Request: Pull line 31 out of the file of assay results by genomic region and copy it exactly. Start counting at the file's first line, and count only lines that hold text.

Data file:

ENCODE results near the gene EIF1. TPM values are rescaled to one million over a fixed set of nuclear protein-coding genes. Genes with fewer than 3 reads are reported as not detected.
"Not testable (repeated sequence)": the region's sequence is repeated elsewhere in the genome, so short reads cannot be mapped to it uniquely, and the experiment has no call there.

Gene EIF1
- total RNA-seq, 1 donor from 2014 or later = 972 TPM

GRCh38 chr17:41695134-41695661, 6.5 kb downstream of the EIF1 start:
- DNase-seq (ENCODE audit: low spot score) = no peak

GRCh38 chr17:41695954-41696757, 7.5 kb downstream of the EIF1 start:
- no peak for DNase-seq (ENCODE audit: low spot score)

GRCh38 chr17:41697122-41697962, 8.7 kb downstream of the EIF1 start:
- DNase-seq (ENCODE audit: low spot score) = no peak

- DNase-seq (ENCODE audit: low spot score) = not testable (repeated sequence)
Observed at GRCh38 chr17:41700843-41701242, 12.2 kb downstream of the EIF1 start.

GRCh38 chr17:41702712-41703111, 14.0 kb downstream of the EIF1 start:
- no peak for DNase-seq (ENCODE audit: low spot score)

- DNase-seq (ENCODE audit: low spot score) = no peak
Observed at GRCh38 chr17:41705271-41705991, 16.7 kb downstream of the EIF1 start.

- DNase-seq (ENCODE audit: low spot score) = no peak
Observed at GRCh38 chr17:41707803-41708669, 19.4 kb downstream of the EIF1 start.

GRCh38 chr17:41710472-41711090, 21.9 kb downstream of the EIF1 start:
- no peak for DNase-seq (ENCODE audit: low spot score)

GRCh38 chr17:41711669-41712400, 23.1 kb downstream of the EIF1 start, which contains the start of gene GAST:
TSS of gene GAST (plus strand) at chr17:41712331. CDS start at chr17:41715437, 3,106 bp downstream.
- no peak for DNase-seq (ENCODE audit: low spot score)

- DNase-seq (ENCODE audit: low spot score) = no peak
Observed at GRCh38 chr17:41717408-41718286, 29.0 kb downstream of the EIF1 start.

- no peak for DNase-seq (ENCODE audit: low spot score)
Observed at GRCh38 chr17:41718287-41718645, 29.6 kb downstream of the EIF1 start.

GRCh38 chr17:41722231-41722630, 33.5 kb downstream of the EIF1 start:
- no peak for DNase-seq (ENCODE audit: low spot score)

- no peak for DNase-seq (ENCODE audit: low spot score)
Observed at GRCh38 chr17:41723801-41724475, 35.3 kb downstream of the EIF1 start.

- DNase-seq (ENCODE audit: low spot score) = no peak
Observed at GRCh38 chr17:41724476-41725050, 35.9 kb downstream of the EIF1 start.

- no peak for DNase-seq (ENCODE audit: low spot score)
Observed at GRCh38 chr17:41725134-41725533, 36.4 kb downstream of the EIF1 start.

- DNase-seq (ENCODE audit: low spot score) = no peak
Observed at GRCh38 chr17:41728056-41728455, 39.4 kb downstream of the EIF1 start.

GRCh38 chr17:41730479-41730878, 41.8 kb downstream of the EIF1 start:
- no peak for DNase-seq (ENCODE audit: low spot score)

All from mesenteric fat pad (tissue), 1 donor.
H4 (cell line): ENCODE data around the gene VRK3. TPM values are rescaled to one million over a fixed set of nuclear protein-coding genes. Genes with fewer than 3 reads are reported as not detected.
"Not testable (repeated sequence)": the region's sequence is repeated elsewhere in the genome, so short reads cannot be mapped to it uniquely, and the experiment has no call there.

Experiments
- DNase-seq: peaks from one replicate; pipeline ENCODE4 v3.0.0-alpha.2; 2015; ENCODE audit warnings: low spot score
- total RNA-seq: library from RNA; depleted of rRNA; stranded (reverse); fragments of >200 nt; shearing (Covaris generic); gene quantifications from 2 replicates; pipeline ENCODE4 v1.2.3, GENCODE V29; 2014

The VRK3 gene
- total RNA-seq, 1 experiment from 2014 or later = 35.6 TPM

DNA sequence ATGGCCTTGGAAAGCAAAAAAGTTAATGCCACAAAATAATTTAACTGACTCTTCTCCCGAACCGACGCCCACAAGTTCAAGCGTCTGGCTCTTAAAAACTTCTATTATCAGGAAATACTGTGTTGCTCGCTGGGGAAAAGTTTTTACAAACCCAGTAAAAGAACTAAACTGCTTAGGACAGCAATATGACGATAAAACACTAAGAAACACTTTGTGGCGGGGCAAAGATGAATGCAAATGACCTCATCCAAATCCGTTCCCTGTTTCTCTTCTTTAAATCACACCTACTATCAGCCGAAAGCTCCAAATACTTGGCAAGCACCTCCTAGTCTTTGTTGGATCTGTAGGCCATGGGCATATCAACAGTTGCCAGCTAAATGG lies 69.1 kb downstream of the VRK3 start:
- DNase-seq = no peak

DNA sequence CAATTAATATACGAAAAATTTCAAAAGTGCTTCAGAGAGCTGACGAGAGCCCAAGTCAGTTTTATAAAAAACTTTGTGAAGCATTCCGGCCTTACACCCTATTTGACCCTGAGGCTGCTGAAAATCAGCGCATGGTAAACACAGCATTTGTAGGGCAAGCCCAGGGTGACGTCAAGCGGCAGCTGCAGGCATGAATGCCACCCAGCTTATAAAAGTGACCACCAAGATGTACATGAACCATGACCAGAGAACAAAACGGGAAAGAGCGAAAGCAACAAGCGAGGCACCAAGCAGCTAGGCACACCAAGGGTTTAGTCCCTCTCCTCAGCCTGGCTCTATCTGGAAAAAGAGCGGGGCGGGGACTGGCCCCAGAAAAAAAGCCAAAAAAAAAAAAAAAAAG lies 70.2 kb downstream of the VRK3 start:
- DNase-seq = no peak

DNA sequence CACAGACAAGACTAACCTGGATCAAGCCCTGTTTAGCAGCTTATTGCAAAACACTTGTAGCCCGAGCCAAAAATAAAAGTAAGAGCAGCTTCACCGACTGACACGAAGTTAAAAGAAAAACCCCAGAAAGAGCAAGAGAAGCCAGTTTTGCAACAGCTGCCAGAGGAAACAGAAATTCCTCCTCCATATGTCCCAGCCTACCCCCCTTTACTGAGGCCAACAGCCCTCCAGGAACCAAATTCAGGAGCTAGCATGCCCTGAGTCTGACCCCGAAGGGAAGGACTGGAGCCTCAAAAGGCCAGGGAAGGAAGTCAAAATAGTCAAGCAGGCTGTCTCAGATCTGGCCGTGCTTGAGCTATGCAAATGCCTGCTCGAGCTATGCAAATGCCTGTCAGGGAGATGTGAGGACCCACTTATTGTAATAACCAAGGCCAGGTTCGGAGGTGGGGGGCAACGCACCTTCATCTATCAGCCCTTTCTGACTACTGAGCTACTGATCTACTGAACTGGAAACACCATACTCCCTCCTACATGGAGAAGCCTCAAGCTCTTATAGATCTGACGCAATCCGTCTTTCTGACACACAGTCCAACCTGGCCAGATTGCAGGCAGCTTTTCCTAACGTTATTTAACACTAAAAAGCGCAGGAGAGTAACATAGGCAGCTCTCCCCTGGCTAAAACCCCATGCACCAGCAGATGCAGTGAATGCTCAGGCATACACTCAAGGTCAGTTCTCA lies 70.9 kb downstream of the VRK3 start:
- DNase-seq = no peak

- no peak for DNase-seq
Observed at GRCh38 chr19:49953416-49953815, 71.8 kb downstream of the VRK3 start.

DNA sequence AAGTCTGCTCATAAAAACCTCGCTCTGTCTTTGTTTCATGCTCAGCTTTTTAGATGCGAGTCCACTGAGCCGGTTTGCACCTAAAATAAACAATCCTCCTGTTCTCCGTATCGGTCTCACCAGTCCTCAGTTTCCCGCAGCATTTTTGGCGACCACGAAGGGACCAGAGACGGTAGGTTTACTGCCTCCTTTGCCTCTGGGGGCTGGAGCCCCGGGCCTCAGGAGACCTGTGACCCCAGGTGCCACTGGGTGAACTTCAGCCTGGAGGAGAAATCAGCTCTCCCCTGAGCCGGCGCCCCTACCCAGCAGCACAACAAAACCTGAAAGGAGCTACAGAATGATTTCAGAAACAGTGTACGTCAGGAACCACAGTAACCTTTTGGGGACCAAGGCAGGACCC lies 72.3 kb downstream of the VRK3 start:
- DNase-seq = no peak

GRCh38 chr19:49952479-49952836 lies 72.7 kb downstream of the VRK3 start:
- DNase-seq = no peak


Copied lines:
Observed at GRCh38 chr17:41723801-41724475, 35.3 kb downstream of the EIF1 start.